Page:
A great voice is stilled. James “Jimbo” Bohannon died of cancer of the esophagus on Nov. 12. Only weeks earlier, he had to resign from his “Jim Bohannon Show,” the overnight broadcast that aired on 500 radio stations, largely AM, weeknights from 11 p.m. to 2 a.m. ET.

Jim was a big man with a big voice, a big curiosity and a big heart. Over most of the 29 years that his show was on the air, I had the pleasure of being a guest from time to time.

At first, my wife, Linda Gasparello — a writer, broadcaster and an occasional guest on the show — and I would journey to a studio in suburban northern Virginia — the building always looked forbidding in the dark of night. Later, the show moved to the CBS studios on M Street in Washington. But in recent years, Bohannon broadcast from his home in Westminster, S.C.

As with most of us in the trade, I believe “in studio” trumps virtual. But one of the pleasures of radio is that it is portable and can be done with a phone anywhere. Before Jim took over the show, it was the springboard for Larry King, who once interviewed me in a bedroom in the Algonquin Hotel in New York. That was odd, but I was used to guesting on the radio from odd spots, like sitting in a parked car in a hotel lot overlooking the River Moy in Ballina, Ireland.

Jim’s show was a mixture of guests, whom he interviewed with genuine curiosity and gruff respect for views other than his own, and call-ins. He also was kind. I asked him to interview a friend, Ryan Prior, who was establishing a charity to support Chronic Fatigue Syndrome research and medical education. Bohannon asked informed and perceptive questions and elicited an interesting hour of broadcasting with his skill as an interviewer.

He was less indulgent of crazy folks. If you do call-in radio, you get crazies. When their rants began, Jim simply cut them off. No apology, but no indulgence either. Some were regulars and went to lengths to circumvent the security provisions of Westwood One, the show’s syndicator.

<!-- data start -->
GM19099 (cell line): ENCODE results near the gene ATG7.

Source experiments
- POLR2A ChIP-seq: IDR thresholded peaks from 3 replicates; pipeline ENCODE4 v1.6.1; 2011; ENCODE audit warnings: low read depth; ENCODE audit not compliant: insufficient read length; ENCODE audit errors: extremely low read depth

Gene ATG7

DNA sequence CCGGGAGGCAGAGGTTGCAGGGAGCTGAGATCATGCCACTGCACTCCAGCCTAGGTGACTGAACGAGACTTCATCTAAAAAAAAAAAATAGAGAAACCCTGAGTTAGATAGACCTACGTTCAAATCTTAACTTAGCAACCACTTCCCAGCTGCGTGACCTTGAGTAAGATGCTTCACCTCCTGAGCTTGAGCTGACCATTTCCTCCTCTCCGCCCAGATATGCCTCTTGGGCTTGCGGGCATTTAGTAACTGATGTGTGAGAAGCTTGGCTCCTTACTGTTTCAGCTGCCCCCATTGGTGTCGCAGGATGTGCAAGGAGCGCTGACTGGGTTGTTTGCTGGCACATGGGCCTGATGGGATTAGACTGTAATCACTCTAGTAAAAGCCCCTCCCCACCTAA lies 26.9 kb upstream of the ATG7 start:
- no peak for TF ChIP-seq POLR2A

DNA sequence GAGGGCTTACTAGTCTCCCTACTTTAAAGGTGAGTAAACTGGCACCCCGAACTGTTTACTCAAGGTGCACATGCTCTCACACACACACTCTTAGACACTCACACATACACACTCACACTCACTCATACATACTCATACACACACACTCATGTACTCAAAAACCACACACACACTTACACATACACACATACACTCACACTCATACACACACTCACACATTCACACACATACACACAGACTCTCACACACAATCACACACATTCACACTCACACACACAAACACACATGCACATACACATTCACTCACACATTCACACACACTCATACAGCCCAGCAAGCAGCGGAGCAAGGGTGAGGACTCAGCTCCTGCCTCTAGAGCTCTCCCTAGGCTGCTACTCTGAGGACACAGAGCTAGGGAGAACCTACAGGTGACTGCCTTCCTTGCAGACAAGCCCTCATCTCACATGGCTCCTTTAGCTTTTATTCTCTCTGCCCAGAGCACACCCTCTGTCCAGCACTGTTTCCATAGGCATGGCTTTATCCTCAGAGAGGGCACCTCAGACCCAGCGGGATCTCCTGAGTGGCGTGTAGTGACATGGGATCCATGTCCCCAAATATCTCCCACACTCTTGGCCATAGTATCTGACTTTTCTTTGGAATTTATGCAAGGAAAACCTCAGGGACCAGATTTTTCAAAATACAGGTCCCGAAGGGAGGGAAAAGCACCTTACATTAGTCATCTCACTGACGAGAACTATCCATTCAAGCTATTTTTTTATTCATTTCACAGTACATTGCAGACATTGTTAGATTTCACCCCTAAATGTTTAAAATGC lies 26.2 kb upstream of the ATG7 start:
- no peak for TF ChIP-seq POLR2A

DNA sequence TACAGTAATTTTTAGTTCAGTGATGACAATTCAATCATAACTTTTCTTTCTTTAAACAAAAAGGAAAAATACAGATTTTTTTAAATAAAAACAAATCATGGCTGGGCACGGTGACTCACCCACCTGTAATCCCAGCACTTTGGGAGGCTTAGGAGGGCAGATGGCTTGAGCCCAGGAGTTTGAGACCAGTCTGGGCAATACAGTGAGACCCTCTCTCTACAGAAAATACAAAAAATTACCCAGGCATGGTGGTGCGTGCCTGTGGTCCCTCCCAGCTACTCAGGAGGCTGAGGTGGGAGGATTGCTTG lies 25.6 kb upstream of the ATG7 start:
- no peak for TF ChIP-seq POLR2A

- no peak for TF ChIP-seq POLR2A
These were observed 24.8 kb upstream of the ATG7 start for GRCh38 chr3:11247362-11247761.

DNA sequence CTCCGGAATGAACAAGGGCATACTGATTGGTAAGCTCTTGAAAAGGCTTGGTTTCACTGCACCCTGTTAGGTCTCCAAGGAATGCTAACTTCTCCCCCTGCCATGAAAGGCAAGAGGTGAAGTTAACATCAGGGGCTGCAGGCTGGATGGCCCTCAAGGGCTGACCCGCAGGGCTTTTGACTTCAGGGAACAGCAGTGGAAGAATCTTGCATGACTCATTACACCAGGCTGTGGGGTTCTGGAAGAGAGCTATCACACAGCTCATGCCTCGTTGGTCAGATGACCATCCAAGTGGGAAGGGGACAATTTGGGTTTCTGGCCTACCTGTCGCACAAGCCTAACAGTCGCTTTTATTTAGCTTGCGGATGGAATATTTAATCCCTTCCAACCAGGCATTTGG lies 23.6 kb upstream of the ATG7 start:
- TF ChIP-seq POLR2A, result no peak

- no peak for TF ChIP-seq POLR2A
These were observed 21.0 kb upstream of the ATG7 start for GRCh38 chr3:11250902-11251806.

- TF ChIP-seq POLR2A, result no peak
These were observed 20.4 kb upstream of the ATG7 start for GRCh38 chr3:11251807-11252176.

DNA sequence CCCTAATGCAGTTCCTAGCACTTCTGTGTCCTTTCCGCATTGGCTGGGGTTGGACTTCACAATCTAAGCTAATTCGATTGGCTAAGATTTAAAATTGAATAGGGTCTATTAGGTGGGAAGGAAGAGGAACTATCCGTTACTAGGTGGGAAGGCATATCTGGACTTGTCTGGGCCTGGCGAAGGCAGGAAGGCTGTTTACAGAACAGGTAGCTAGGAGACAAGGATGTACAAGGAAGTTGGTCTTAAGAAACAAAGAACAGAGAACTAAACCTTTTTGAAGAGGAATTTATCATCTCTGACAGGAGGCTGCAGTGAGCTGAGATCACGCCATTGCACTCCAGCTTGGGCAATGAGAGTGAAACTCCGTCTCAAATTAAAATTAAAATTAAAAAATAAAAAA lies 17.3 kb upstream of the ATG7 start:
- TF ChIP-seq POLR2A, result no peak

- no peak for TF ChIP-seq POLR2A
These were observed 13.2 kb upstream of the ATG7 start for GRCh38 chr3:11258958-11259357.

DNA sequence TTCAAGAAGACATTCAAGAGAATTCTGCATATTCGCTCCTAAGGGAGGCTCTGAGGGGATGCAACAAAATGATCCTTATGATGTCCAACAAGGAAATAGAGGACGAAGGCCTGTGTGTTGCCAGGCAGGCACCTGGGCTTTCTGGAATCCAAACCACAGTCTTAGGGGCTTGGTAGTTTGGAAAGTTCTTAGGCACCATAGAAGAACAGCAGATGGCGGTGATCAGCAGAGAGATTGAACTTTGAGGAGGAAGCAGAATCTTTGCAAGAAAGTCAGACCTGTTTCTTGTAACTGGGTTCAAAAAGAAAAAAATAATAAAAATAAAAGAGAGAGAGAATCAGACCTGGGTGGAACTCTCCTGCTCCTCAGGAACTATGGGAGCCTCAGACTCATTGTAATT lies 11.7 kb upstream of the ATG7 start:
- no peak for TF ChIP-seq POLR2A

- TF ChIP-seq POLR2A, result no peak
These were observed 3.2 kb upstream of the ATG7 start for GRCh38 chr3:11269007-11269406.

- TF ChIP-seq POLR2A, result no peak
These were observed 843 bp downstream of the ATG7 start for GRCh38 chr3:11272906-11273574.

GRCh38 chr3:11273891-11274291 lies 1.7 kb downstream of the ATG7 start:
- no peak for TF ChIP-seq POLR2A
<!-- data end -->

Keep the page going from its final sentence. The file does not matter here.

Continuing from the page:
One technique was to use a different phone for each attempt, say a wife’s or a neighbor’s phone. I once said, “George, in St. Louis, did you take your medicine today?” Jim chuckled, but I doubt he would have addressed a caller that way. Jim had a superficial toughness — he was a Vietnam veteran — but his kindness always broke through.

Unlike many in the star business, Jim didn’t yearn, that I could discern, to emulate his predecessor, Larry King, becoming a television star. Like many, if not most, broadcasters, he loved radio. It is flexible, mobile and not slaved to technology and big crews.

That isn’t to say Jim didn’t enjoy doing television, but he was a radio man, having started in it, like many, when he was in high school — in his case, in his native Missouri. He found his footing in Washington, where he did some television and a lot of radio before taking over the late-night slot that uniquely fitted him.

Jim seemed supremely happy in the wee hours. So were his listeners from coast to coast who enjoyed his camaraderie, humor, wisdom and masterful interviewing.

The one talent that great commercial broadcasters must have is the skill in “hitting time” to accommodate syndicated radio advertising. Jim seamlessly guided his interviews to a full stop without the interviewees knowing they had been diverted to silence. It takes skill to do that. It also takes skill — and the love of craft — to be fresh night after night; and skill to elicit gems of truth and wisdom from reluctant subjects.

Jim had those talents, but I shall remember especially his talent for friendship. He has signed off but won’t be forgotten by those who knew him and shared the time of stars in the sky with a true star of the microphone.